Tuesday, 29 April 2008

Powerless Point

I try not to be a Luddite, but while I'm happy to embrace new technologies, I've had most difficulty accepting the usefulness of technology for teaching purposes. I would refer you to this article as an example of the new wave of teaching methods that seem to be sweeping across Britain. Having spoken to some friends in Ireland, the arrival of techno-learning is a little slower, but it is coming all the same.

I love technology. I love gadgets. I love the internet. (I love... lamp).

Why do I feel the need to apologise for what follows? I spoke at a school recently, and the two-hour session was to take a new format; on this occasion students would be accompanied by their parents. I had never spoken to parents along-side their children, and was distinctly nervous about the idea (I should explain that my sessions usually involve a lot of games, of the non-technical variety, and a level of openness about how students interact with their parents and teachers in the learning environment). I am a great believer in games, but my games usually involve coloured markers and some A3 paper - little technology is required. It seemed likely at the time that parents would be happy neither to jump around as I expect teenagers to, nor to draw colourful posters. The solution, a teacher at the school assured me, was Powerpoint.

Powerpoint? Oh I was quite sure that wouldn't be necessary. But oh, the school was quite sure it would. So, I prepared a Powerpoint presentation for one of the first times; I don't even use it at conferences. It's not that I don't see how it could be useful, but I tend to find it distracts from what I'm actually saying. As it turned out, the Powerpoint slides provided useful handouts aftewards, but I was saved from using it by projector failure. The gods of technology (Bill Gates et al?) smiled on me that day. The parents learned to jump around.

I prefer blackboards to electronic whiteboards. Again, this is not because of a hostility to technology, but simply because I don't think the technology works that well. I find writing on electronic boards cumbersome and slow. I prefer games that involve the manipulation of material objects to those that require the movement of objects on a screen. Again, it's a question of results and flexibility than anything else. If a poster game isn't working, I can change the 'rules' simply by issuing new instructions to the students. If a computer game proves ineffective, I am limited by my own programming ability (negligible) or the preprogrammed flexibity of the game.

Here's a thought. Perhaps learning technologies should be focused on precisely that; learning. I can see how technology can be useful to students as they learn independently. I do not believe that technology is all that useful for teaching, however, because in my experience it tends to limit the teacher's creativity rather than release it. If you know of teaching technologies that provide the kind of flexibility I'm looking for, I'd love to hear from you.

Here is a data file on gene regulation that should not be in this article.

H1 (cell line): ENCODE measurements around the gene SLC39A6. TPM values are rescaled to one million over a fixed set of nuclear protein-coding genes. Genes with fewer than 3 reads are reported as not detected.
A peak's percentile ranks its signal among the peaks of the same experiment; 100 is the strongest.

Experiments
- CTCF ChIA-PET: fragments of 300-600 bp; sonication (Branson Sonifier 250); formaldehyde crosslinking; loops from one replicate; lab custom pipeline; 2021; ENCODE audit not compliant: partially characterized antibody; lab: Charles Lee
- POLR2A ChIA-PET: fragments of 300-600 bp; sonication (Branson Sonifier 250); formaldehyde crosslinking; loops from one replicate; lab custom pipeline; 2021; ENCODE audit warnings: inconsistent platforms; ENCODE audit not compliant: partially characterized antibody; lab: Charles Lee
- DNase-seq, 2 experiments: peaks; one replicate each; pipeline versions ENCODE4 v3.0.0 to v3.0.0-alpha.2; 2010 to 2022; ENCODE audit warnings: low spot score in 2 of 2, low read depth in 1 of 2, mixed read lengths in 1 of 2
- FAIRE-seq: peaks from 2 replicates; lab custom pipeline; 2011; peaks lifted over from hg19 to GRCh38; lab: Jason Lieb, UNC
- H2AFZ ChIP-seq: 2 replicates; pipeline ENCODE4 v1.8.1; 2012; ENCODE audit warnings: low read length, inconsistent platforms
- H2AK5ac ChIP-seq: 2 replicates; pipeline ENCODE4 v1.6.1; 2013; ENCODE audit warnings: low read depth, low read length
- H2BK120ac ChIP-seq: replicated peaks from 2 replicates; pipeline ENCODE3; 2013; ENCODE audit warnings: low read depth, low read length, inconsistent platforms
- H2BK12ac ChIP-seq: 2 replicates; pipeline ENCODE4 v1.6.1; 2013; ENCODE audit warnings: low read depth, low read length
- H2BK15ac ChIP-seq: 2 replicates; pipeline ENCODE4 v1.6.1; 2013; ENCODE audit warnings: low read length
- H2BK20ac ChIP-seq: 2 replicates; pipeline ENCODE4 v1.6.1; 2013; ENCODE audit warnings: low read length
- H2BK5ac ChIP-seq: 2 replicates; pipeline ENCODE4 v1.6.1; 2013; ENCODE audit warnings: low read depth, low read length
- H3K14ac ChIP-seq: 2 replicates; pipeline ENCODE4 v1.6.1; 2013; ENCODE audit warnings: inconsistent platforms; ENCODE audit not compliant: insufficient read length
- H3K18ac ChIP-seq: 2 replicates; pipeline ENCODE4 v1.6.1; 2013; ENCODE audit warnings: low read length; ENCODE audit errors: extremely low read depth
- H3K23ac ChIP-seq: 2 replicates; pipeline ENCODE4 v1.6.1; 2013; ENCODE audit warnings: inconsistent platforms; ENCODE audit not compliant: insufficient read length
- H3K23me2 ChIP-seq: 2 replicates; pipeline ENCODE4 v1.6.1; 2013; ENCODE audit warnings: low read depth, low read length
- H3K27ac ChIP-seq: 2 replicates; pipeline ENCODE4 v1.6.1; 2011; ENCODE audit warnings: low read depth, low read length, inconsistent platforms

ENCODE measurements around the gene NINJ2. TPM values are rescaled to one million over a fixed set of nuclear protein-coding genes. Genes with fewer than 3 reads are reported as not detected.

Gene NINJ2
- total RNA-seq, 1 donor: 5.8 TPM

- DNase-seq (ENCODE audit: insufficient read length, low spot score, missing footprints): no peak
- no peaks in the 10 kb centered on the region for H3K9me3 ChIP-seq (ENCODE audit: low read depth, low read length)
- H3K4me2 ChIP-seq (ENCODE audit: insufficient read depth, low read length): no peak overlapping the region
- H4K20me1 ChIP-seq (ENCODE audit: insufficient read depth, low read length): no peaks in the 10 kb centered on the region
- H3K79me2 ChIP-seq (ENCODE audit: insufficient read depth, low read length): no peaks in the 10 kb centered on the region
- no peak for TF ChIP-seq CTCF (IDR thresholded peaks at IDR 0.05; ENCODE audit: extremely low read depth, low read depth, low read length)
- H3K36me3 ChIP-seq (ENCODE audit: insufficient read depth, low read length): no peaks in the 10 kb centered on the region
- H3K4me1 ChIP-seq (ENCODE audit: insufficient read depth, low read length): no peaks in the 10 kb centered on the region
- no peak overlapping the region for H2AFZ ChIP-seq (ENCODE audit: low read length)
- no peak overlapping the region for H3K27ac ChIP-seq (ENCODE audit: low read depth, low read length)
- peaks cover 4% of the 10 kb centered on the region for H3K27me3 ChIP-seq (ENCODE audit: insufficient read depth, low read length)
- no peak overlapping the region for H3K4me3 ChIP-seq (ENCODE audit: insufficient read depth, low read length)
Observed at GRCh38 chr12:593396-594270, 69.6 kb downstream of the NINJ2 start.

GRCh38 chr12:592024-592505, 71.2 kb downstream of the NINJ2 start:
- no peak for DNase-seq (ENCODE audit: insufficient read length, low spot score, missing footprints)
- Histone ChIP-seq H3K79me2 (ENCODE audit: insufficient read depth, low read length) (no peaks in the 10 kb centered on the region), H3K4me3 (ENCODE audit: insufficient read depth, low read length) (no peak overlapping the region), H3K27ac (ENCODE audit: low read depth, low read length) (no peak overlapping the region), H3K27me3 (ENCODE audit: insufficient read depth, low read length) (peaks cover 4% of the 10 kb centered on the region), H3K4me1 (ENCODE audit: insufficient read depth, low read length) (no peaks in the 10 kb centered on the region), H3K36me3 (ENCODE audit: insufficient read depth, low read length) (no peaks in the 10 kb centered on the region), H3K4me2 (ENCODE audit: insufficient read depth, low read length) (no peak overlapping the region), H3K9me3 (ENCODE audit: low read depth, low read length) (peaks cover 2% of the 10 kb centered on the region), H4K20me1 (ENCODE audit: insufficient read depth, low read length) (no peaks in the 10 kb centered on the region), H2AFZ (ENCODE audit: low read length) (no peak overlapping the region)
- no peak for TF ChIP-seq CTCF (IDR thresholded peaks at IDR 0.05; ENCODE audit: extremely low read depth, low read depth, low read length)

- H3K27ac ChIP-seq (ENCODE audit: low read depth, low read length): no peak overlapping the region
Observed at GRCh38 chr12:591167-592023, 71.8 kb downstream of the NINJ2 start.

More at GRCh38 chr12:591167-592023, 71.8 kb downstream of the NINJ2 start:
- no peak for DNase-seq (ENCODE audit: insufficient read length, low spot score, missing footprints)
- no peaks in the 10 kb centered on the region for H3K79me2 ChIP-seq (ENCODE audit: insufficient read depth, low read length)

2 comments:

Ishmael said...

I'm a sucker for new technology, but I am worried about the top-down way with which technology seems to be pushed upon education, rather than being allowed to evolve into the methods and experiences of teaching and learning that have existed in their same essence since Socrates.

For sure technology will have a role to play in some form, but whether this will be in the shape of the whiteboard, mobile phones, facilitating the spread of the internet, digitising books for the web, giving a laptop to every child, or some as-yet-unknown gadget, I cannot predict, and I doubt any government quango or educational techno-zealot can either. I don't doubt, though, that Mr. Research Machines or Mr. Microsoft quite happily produce glossy presentations that convince those with purchasing power that their schools are going to be left behind if they don't invest in whatever this year's fad is.

Money would be better spent ensuring a high quality teacher (you sound like one to me!), who can draw on the pool of technologies as and if he or she sees fit, and as he or she chooses from their own (or school's) budgets. Instructing from the centre that an interactive whiteboard must be stuck on every wall of every classroom regardless of the teacher who inhabits it will do nothing.

If I rant a lot, it's because I have a primary school teacher friend whose village school has just been pushed into spending £20 000 on replacing their 2 year old laptops and buying a Nintendo Wii in order to pass their bi-annual IT inspection; the same school apparently cannot afford to pay for a classroom support assistant for their special needs' children. Where's the logic in that?

On that negative note, have you seen this free workshop on "Using Technology to Enhance Learning, Teaching and Assessment" in Newcastle on 14th May? Possibly worth going to, for ideas...

Shane said...

Thanks for link - looks like an interesting workshop! I think you're absolutely right about the way money is being spent - I'm not sure technology is the always the best investment in education.